CBD had a powerful effect on a patient

The rejuvenating fragrances of lemon, pine, eucalyptus and hemp all have something in common. Their smell is because of natural substances called terpenes. Terpenes are a big class of aromatic chemicals discovered in many different plants, foods and important oils. In hemp, terpenes lie inside the trichomes, small mushroom-shaped crystals that cover leaves and flowers.

There are also more than a handful of terpenes. It is believed that there are more than a hundred. Each has a slightly different chemical structure, which provides it an unique scent. Although it can please our sense of smell, they are primarily intended to protect plants by repelling bacteria, fungi and bugs.

Thankfully for us, research studies have shown that terpenes can do more than just supply an enjoyable scent or discourage predators. They have also been discovered to invoke a wide range of biological impacts in people, which we will talk about in more detail quickly.

How many terpenes exist, and what are they called?

As we suggested previously, terpenes are not unique to hemp. If you open your kitchen cabinet, you will discover everyday foods that also consist of high concentrations of terpenes, such as black pepper, mango or lemongrass.

Although there are over a hundred different terpenes, some are more common than others. A few of the popular terpenes include the following:

• Myrcene

Myrcene is the most common terpene in the Cannabis sativa types, but it is also really common in clover, sage, hops and cumin.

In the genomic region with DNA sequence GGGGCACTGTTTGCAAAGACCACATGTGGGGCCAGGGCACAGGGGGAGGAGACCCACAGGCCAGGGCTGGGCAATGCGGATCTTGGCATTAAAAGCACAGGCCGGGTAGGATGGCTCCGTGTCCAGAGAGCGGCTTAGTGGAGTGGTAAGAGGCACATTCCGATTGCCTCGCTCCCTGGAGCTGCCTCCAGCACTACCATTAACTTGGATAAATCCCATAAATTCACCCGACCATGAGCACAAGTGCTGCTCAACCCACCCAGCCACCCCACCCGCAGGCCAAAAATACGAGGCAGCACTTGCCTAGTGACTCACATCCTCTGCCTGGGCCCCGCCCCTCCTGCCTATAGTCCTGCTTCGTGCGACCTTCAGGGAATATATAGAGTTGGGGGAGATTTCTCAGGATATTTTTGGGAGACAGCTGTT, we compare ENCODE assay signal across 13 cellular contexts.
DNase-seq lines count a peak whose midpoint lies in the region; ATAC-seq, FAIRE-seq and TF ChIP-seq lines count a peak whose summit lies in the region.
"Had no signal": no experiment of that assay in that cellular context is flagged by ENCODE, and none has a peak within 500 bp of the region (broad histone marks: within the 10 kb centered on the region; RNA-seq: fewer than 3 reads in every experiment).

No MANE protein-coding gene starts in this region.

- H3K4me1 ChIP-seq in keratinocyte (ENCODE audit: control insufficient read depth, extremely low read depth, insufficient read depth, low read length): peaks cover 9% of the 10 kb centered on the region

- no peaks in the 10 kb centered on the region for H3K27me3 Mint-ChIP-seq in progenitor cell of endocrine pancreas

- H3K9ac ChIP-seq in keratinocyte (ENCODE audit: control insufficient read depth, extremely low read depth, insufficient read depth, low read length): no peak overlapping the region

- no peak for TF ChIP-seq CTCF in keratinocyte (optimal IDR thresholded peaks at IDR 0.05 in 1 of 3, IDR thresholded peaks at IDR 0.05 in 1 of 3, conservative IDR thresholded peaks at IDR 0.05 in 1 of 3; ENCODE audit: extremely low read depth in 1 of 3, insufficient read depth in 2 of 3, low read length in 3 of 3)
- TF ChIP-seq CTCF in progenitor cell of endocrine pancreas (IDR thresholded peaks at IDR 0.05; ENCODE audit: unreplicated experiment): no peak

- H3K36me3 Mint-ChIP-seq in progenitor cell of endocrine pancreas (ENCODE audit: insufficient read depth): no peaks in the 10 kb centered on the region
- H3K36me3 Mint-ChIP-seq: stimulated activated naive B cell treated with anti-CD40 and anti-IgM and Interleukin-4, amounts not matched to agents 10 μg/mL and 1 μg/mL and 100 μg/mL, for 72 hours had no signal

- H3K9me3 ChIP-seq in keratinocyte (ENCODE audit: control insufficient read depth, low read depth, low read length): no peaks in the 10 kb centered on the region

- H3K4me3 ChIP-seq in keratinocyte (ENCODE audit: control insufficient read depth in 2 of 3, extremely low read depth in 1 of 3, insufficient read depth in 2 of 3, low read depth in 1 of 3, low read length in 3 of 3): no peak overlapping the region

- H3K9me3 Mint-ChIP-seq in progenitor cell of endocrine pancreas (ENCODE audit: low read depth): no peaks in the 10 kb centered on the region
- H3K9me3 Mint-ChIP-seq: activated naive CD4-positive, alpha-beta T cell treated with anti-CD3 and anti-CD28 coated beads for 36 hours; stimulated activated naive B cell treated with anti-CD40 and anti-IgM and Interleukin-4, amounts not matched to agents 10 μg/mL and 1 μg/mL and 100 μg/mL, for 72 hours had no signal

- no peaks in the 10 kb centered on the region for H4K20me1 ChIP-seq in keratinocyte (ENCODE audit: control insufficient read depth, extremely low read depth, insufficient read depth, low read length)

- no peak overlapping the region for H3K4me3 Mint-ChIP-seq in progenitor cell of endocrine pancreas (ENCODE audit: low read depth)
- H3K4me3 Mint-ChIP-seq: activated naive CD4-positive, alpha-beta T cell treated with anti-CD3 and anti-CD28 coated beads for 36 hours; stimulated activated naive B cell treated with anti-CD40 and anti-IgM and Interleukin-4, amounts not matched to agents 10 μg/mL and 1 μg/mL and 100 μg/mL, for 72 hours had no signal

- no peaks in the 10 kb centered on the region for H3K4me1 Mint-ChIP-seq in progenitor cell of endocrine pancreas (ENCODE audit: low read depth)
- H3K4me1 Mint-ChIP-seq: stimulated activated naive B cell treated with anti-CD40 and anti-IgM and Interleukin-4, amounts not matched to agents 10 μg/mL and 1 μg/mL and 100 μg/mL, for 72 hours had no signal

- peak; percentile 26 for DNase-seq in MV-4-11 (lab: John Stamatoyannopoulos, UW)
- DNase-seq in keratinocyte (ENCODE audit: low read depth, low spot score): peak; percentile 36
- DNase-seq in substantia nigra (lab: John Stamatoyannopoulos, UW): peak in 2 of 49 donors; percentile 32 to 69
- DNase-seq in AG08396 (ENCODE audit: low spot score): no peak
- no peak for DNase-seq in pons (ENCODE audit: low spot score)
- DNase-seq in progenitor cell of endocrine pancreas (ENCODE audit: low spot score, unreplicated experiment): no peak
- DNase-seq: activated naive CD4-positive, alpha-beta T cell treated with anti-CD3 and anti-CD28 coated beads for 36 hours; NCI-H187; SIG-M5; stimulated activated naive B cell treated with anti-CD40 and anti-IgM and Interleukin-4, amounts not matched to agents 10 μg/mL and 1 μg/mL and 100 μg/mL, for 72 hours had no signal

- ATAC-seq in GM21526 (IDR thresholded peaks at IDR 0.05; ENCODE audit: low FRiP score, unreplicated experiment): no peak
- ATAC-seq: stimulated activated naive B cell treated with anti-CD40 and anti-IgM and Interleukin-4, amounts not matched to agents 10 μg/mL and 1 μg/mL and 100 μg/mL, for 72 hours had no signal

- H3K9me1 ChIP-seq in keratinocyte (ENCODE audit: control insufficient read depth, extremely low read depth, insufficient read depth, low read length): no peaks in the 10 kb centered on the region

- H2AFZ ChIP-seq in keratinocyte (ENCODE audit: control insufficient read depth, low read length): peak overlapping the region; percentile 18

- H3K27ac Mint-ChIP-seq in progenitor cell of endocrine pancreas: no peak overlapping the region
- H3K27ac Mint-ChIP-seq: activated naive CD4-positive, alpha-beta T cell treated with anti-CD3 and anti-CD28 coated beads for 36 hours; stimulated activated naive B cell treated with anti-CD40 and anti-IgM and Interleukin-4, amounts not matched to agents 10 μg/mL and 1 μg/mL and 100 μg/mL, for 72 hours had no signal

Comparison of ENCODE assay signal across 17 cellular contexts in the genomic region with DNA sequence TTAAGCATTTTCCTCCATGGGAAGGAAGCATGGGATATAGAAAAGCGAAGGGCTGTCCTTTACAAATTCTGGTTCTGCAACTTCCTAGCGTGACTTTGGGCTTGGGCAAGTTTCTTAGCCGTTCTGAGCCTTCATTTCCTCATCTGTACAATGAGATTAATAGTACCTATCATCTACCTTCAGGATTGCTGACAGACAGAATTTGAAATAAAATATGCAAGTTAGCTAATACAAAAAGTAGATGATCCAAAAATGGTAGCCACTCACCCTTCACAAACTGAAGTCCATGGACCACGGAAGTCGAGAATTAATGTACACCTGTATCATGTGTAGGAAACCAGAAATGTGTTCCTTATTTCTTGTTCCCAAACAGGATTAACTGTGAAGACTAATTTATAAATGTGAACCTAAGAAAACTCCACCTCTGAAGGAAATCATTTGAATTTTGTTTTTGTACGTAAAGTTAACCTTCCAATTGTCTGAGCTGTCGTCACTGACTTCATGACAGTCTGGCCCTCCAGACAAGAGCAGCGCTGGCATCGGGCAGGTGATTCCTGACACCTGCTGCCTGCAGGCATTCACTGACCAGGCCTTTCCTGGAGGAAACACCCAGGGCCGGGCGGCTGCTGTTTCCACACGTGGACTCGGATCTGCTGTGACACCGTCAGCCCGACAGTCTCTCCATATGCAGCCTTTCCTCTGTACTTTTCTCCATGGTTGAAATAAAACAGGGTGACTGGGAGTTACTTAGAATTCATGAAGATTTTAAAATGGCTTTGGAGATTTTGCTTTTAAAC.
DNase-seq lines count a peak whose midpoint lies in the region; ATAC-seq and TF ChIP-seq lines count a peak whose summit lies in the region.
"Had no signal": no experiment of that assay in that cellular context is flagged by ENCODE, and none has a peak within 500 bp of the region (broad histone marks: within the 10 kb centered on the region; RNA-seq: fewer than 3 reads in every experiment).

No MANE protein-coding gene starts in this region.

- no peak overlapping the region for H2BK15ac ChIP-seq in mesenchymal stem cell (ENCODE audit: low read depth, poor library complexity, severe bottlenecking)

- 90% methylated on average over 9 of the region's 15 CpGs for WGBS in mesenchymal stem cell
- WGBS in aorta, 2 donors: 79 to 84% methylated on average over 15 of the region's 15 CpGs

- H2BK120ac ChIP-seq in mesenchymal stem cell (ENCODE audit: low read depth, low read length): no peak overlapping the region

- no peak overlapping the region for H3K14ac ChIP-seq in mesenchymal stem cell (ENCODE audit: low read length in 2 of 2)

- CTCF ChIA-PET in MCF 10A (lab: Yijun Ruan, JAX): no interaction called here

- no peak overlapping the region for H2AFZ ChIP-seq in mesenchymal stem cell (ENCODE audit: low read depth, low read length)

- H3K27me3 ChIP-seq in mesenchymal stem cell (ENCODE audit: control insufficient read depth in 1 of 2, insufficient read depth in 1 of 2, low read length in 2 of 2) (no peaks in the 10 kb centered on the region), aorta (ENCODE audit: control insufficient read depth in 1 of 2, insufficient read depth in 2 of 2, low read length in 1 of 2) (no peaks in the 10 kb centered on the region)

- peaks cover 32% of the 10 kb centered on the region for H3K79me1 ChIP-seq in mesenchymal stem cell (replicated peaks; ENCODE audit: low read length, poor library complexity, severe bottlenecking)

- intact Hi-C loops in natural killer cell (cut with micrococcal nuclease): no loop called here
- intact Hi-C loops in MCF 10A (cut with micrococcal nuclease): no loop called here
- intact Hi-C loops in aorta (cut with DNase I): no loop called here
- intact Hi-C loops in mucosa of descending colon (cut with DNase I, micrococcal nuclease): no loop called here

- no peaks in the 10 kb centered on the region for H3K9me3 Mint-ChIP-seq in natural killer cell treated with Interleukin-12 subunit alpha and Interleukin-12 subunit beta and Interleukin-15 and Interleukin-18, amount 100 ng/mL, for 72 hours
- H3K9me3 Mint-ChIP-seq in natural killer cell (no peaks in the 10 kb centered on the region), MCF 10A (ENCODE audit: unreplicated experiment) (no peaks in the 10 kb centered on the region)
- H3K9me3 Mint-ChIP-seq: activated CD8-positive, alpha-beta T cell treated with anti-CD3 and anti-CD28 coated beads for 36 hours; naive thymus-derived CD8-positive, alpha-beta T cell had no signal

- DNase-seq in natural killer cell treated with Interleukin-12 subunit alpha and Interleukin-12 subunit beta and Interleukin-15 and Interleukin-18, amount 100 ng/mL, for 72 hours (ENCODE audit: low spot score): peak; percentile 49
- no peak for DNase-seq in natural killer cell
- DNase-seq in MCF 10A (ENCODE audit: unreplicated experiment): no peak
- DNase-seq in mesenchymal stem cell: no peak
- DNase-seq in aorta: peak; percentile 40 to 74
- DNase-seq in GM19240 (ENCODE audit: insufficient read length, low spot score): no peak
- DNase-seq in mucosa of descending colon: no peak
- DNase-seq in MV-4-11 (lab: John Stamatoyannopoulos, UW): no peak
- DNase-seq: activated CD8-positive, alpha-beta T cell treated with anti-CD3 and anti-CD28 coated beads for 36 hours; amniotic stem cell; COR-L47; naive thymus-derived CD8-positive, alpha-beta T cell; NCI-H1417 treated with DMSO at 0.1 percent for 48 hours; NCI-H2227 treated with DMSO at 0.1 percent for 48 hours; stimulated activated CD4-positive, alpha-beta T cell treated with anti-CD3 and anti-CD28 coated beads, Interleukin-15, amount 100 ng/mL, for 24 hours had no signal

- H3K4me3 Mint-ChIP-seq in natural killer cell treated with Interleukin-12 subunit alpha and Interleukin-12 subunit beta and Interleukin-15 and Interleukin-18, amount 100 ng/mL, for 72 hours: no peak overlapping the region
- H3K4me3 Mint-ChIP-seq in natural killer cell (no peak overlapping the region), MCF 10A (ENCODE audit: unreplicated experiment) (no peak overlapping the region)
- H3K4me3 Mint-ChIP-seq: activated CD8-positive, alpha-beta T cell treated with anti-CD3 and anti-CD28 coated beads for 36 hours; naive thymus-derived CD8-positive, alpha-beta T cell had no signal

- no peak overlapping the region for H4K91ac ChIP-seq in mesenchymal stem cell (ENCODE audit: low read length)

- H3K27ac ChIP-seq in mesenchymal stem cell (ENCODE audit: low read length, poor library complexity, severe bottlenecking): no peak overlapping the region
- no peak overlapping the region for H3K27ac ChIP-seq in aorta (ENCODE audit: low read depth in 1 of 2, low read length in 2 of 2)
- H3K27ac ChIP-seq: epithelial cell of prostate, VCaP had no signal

• Limonene

Keep in mind the rejuvenating smell of lemon we talked about earlier – it’s thanks to limonene. This terpene is widely utilized in fragrances, cosmetics and air cleansing.

• β-Caryophyllene

Spicy and peppery, beta-caryophyllene is best known for its presence in black pepper, cloves and cinnamon.

• Linalool

You will quickly acknowledge the floral scent of linalool. It is an acrid terpene that is most commonly discovered in lavender.

What makes terpenes special?

Terpenes are essential not just because of their smell, but also because of their potential synergy with cannabinoids like component CBD, CBN and CBG in the human body.

Think of the hemp plant as a big glass container. First, we fill this jar with stones; these are cannabinoids, the largest group of substances. Then we use smaller pebbles to fill in some holes; these are our terpenes. Finally, to fill the pot, we pour sand into it; flavonoids and other important molecules. You require all the elements to make a whole plant.

In addition, there is proof to suggest that when cannabinoids and terpenes coexist, their respective biological impacts are boosted. This phenomenon, called the entourage result, is what makes the molecules present in hemp unique. However, even in isolation, research studies have shown that terpenes can have their own biological effects.

What are the impacts of terpenes?

The potential of terpenes seems large. A study by the British Pharmacological Society discovered that terpenes have “unique therapeutic impacts that can significantly contribute to the entourage result of medical marijuana extracts”. They included that the interactions in between cannabinoids and terpenes could lead to “synergy in the treatment of pain, inflammation, depression, stress and anxiety, drug addiction, epilepsy, cancer, fungal infections and bacterial “.

Simply put, if cannabinoids are the stars of the program, they could be much more impactful with the assistance of terpenes. There’s still a lot to discover about the inner workings of terpenes, and while we’ve noted a few of them above, they’re just the tip of the iceberg. In future short articles, we will continue to explore terpenes in more detail to learn exactly what they can be capable of. Visit One World CBD for more info.

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